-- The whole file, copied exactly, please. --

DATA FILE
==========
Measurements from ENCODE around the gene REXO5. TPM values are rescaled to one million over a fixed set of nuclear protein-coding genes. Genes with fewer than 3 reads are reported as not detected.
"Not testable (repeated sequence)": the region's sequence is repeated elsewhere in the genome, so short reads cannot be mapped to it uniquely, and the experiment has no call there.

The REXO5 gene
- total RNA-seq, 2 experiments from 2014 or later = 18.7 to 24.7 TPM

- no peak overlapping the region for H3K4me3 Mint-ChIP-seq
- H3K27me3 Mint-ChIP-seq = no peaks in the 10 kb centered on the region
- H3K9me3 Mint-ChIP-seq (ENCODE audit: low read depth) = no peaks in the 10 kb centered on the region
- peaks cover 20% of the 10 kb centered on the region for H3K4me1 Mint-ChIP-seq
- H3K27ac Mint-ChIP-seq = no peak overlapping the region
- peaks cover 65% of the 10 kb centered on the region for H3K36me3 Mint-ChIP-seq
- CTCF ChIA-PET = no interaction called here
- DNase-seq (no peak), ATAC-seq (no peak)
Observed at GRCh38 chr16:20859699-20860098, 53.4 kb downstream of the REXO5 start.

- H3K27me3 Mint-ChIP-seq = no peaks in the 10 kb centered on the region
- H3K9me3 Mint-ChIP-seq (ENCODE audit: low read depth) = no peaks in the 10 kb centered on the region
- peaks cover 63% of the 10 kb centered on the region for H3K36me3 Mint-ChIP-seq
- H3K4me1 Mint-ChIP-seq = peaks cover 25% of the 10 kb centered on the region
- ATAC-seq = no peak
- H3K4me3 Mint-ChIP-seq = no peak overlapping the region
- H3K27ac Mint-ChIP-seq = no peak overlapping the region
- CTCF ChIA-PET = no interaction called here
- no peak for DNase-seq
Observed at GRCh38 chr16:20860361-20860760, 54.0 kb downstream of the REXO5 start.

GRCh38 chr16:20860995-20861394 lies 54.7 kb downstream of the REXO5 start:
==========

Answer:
Measurements from ENCODE around the gene REXO5. TPM values are rescaled to one million over a fixed set of nuclear protein-coding genes. Genes with fewer than 3 reads are reported as not detected.
"Not testable (repeated sequence)": the region's sequence is repeated elsewhere in the genome, so short reads cannot be mapped to it uniquely, and the experiment has no call there.

The REXO5 gene
- total RNA-seq, 2 experiments from 2014 or later = 18.7 to 24.7 TPM

- no peak overlapping the region for H3K4me3 Mint-ChIP-seq
- H3K27me3 Mint-ChIP-seq = no peaks in the 10 kb centered on the region
- H3K9me3 Mint-ChIP-seq (ENCODE audit: low read depth) = no peaks in the 10 kb centered on the region
- peaks cover 20% of the 10 kb centered on the region for H3K4me1 Mint-ChIP-seq
- H3K27ac Mint-ChIP-seq = no peak overlapping the region
- peaks cover 65% of the 10 kb centered on the region for H3K36me3 Mint-ChIP-seq
- CTCF ChIA-PET = no interaction called here
- DNase-seq (no peak), ATAC-seq (no peak)
Observed at GRCh38 chr16:20859699-20860098, 53.4 kb downstream of the REXO5 start.

- H3K27me3 Mint-ChIP-seq = no peaks in the 10 kb centered on the region
- H3K9me3 Mint-ChIP-seq (ENCODE audit: low read depth) = no peaks in the 10 kb centered on the region
- peaks cover 63% of the 10 kb centered on the region for H3K36me3 Mint-ChIP-seq
- H3K4me1 Mint-ChIP-seq = peaks cover 25% of the 10 kb centered on the region
- ATAC-seq = no peak
- H3K4me3 Mint-ChIP-seq = no peak overlapping the region
- H3K27ac Mint-ChIP-seq = no peak overlapping the region
- CTCF ChIA-PET = no interaction called here
- no peak for DNase-seq
Observed at GRCh38 chr16:20860361-20860760, 54.0 kb downstream of the REXO5 start.

GRCh38 chr16:20860995-20861394 lies 54.7 kb downstream of the REXO5 start: